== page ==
# What is the quantum structure of the interstellar matter?

Consider an interstellar medium of one hydrogen atom/cm$$^3$$ with $$500$$ photons/cm$$^3$$ coming from CMB. This density of particles is very weak according to quantum decoherence. So, according to Schrödinger equation, the wave function of each atom could be quite flat/spread.

Is there an equilibrium coherence/decoherence due to Schrödinger equation and CMB?
In other words, is the wave function of each atom stable (on average)?

Can (the squared modulus of) this wave function be almost equidistributed in one cm$$^3$$?
Can then the interstellar matter be correlated?

If relevant, we can ask the same questions for an intergalactic medium of one hydrogen atom/m$$^3$$.

• To corroborate the OP's statement that decoherence is very weak: Using $\lambda\sim 1$ mm for a typical CMB wavelength, and using $\sigma\sim d^6/\lambda^4$ for the Rayleigh cross section of an atom with diameter $d$, we can estimate the survival time for a superposition of locations $x,y$ with $|x-y|\gg\lambda$ as $1/(\Phi\sigma)$ where $\Phi$ is the flux of CMB photons. (See arxiv.org/abs/gr-qc/9310032 .) This estimate of the survival time comes out to be much longer than the age of the universe. – Chiral Anomaly Jul 13 '19 at 1:22
• @ChiralAnomaly maybe that is why we are measuring CMB as such perfect black body radiation? – anna v Jul 13 '19 at 4:42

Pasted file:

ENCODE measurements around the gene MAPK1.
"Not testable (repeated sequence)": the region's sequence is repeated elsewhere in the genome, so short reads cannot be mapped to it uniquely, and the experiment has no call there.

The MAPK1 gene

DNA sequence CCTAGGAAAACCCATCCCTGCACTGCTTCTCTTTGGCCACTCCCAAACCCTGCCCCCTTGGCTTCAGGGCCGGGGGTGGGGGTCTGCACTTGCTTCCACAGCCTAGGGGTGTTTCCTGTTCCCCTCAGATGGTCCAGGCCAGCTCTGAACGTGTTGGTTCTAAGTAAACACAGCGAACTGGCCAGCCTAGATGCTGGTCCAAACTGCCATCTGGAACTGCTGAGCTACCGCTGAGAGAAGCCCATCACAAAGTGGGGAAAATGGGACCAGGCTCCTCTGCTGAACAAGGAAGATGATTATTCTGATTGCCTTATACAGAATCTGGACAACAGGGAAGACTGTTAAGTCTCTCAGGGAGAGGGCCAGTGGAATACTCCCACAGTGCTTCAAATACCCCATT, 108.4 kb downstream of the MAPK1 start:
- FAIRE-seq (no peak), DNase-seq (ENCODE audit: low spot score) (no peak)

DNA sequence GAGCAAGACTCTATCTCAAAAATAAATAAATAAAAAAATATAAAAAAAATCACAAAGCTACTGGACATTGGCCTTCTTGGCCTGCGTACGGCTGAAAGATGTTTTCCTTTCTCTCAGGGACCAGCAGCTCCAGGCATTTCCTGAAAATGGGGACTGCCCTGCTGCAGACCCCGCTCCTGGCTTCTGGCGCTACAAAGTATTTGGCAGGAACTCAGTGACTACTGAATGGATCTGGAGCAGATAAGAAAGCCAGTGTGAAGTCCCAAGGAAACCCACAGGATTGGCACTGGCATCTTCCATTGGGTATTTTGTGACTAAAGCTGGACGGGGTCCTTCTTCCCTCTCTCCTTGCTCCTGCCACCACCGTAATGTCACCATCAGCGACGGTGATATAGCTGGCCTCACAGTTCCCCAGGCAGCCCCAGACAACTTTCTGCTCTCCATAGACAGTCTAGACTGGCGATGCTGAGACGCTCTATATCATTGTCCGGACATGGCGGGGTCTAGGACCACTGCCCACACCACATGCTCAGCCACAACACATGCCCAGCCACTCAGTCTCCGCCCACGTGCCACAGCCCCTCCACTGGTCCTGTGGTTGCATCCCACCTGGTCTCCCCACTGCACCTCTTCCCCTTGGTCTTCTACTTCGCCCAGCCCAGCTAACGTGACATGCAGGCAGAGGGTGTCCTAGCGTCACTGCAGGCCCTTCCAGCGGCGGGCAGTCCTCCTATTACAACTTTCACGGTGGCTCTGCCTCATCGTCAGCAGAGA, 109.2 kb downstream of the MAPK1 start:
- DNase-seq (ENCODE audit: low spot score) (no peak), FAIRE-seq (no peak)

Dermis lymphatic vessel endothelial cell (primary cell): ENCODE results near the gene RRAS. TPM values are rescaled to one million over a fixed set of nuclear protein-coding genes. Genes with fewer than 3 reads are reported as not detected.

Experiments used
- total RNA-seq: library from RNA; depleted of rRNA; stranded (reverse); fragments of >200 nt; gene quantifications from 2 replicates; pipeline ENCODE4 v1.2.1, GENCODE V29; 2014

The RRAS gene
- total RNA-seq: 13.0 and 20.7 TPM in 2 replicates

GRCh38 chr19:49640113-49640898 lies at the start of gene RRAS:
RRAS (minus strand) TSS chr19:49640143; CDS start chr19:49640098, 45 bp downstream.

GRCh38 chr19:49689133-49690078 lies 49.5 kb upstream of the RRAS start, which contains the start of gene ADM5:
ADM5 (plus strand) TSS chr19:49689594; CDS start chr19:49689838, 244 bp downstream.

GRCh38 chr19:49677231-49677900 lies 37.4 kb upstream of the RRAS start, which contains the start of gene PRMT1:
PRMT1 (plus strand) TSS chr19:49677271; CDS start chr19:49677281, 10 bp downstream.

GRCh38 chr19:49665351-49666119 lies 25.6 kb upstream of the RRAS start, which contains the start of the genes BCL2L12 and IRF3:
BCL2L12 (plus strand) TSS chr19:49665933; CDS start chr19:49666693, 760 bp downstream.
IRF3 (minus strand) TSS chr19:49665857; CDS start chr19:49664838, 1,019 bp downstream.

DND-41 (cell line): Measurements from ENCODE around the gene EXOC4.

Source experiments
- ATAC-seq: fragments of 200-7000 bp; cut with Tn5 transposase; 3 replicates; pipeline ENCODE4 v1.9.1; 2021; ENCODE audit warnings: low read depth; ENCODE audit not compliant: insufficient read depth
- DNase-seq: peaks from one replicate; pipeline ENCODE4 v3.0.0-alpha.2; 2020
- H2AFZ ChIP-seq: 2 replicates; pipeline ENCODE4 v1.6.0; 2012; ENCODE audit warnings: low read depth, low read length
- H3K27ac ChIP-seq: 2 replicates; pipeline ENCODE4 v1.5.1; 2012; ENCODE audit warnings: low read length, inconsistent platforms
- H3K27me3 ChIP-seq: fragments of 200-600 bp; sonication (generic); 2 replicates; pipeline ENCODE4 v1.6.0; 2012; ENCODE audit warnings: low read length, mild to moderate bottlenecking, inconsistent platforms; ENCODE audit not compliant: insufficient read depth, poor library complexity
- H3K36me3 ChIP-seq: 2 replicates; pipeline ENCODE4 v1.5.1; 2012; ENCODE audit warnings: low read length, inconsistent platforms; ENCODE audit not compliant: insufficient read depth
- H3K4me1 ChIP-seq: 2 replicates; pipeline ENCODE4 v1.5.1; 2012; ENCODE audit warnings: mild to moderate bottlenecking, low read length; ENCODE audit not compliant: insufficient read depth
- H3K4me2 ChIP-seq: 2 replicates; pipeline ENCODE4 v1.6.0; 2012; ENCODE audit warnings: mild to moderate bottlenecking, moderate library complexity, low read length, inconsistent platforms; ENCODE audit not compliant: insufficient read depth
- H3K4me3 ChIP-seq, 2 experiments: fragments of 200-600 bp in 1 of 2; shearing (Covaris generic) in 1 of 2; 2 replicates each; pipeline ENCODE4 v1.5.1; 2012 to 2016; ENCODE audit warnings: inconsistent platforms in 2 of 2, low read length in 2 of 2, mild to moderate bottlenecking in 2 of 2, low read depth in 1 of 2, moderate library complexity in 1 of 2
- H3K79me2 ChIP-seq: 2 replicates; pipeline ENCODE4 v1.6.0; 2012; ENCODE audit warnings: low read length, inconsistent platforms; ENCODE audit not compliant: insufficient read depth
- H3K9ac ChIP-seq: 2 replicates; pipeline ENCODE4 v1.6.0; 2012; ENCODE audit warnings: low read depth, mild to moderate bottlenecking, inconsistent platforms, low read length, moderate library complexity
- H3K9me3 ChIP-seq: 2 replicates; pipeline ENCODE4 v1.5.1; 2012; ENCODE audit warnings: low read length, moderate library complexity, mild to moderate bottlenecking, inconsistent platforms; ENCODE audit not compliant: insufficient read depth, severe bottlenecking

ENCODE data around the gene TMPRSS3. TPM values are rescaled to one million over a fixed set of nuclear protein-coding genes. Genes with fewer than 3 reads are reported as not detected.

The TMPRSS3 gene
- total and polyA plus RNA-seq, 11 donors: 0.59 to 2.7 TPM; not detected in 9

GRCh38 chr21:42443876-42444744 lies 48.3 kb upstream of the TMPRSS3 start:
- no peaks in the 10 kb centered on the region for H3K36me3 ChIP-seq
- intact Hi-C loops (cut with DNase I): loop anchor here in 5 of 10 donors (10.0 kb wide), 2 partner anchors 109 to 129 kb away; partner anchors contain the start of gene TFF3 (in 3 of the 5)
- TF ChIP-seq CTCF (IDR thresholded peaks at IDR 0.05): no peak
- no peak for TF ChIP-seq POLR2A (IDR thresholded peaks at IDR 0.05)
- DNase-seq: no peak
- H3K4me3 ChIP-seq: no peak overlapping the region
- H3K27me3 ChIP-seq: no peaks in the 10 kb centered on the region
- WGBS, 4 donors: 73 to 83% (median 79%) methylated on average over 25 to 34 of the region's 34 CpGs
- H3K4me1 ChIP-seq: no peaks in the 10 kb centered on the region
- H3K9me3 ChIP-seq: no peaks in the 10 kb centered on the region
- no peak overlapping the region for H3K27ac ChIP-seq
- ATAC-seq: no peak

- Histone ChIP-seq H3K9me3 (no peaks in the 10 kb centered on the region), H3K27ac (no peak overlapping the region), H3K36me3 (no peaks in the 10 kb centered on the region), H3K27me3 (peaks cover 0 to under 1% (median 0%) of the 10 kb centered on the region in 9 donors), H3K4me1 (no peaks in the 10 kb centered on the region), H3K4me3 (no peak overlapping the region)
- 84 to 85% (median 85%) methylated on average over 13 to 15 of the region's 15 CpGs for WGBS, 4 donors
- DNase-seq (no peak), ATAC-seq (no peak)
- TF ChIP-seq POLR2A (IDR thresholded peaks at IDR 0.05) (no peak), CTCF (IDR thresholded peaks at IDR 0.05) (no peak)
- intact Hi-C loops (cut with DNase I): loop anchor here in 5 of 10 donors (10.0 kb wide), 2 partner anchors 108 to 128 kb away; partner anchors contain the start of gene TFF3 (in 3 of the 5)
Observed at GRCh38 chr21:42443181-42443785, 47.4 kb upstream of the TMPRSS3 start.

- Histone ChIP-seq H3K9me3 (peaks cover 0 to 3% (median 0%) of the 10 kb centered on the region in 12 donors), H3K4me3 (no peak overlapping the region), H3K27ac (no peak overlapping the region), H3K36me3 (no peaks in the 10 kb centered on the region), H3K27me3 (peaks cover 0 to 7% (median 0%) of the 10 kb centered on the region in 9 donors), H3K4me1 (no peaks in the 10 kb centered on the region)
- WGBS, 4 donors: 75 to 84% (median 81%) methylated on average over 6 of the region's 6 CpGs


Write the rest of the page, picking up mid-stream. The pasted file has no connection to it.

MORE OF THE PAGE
## 1 Answer

CMB photons interact extremely weakly with interstellar matter (and with each other), so it is indeed the case that if the photons were coherent, it would take a long time for them to decohere. However, the CMB spectrum shows no coherence at all, the spectrum is a perfect black body (the most perfect black body ever observed). This is in agreement with our best theories of the evolution of the universe, which predict that CMB photons were emitted by an $$ep\gamma$$ plasma in thermal equilibrium (which recombined into $$H\gamma$$, with the photons falling out of equilibrium with matter, but retaining their thermal spectrum).

The interstellar medium in galaxies is very dilute, but it is interacting with the light produced by stars, and frequently re-ionized. It varies in temperature quite a bit, sometimes reaching thousands of K. Even at temperatures of a few K the thermal de Broglie wave length is very short (much shorter than the inter-particle spacing), so this is a classical gas.

P.S.: If you are interested in coherent matter waves in cosmology, the place to look is (speculative) ultra-light dark matter candidates (like axions).

• Then (as suggested at the end of the post), what about the intergalactic medium (the farthest from any star)? – Sebastien Palcoux Jul 18 '19 at 14:43
• I think in practive even the inter-galactic medium is believed to be ionized (but even it were not, it would be a classical gas left over from recombination, with a temperature close to the CMB), – Thomas Jul 18 '19 at 15:21
• What (approximately) is the thermal de Broglie wave length for a temperature close to the CMB? Then, what about an hypothetical gas somewhere in the universe, whose inter-particle spacing is "just" less than this wave length? – Sebastien Palcoux Jul 18 '19 at 15:24
• I added a P.S. that mentions an example – Thomas Jul 18 '19 at 15:31